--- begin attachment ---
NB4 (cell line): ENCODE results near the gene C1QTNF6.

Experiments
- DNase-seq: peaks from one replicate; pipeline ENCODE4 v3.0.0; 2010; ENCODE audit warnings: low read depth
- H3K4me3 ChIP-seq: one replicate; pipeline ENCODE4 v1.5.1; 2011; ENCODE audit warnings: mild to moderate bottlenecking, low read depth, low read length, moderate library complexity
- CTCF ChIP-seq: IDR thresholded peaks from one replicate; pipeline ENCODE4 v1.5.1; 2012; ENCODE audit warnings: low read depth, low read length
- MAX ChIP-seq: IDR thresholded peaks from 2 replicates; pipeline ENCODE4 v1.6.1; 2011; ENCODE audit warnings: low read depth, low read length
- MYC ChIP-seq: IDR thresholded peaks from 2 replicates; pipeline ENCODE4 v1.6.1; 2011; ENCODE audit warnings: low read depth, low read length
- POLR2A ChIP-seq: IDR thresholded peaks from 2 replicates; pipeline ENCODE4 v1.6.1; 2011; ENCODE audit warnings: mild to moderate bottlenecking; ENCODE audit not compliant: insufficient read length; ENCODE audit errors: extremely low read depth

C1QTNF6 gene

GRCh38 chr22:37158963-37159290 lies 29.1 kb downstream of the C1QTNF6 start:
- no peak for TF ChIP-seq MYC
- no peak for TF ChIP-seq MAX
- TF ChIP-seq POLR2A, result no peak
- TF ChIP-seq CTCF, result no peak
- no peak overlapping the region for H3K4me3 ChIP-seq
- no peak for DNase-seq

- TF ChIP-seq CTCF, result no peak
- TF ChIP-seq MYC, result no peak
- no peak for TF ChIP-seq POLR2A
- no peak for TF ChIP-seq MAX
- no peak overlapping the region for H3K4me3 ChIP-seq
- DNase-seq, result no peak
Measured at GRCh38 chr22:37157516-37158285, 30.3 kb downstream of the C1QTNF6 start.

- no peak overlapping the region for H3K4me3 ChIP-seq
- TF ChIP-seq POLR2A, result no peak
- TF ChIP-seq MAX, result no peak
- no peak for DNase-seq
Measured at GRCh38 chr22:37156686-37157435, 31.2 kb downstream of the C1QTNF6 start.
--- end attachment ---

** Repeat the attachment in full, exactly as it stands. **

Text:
NB4 (cell line): ENCODE results near the gene C1QTNF6.

Experiments
- DNase-seq: peaks from one replicate; pipeline ENCODE4 v3.0.0; 2010; ENCODE audit warnings: low read depth
- H3K4me3 ChIP-seq: one replicate; pipeline ENCODE4 v1.5.1; 2011; ENCODE audit warnings: mild to moderate bottlenecking, low read depth, low read length, moderate library complexity
- CTCF ChIP-seq: IDR thresholded peaks from one replicate; pipeline ENCODE4 v1.5.1; 2012; ENCODE audit warnings: low read depth, low read length
- MAX ChIP-seq: IDR thresholded peaks from 2 replicates; pipeline ENCODE4 v1.6.1; 2011; ENCODE audit warnings: low read depth, low read length
- MYC ChIP-seq: IDR thresholded peaks from 2 replicates; pipeline ENCODE4 v1.6.1; 2011; ENCODE audit warnings: low read depth, low read length
- POLR2A ChIP-seq: IDR thresholded peaks from 2 replicates; pipeline ENCODE4 v1.6.1; 2011; ENCODE audit warnings: mild to moderate bottlenecking; ENCODE audit not compliant: insufficient read length; ENCODE audit errors: extremely low read depth

C1QTNF6 gene

GRCh38 chr22:37158963-37159290 lies 29.1 kb downstream of the C1QTNF6 start:
- no peak for TF ChIP-seq MYC
- no peak for TF ChIP-seq MAX
- TF ChIP-seq POLR2A, result no peak
- TF ChIP-seq CTCF, result no peak
- no peak overlapping the region for H3K4me3 ChIP-seq
- no peak for DNase-seq

- TF ChIP-seq CTCF, result no peak
- TF ChIP-seq MYC, result no peak
- no peak for TF ChIP-seq POLR2A
- no peak for TF ChIP-seq MAX
- no peak overlapping the region for H3K4me3 ChIP-seq
- DNase-seq, result no peak
Measured at GRCh38 chr22:37157516-37158285, 30.3 kb downstream of the C1QTNF6 start.

- no peak overlapping the region for H3K4me3 ChIP-seq
- TF ChIP-seq POLR2A, result no peak
- TF ChIP-seq MAX, result no peak
- no peak for DNase-seq
Measured at GRCh38 chr22:37156686-37157435, 31.2 kb downstream of the C1QTNF6 start.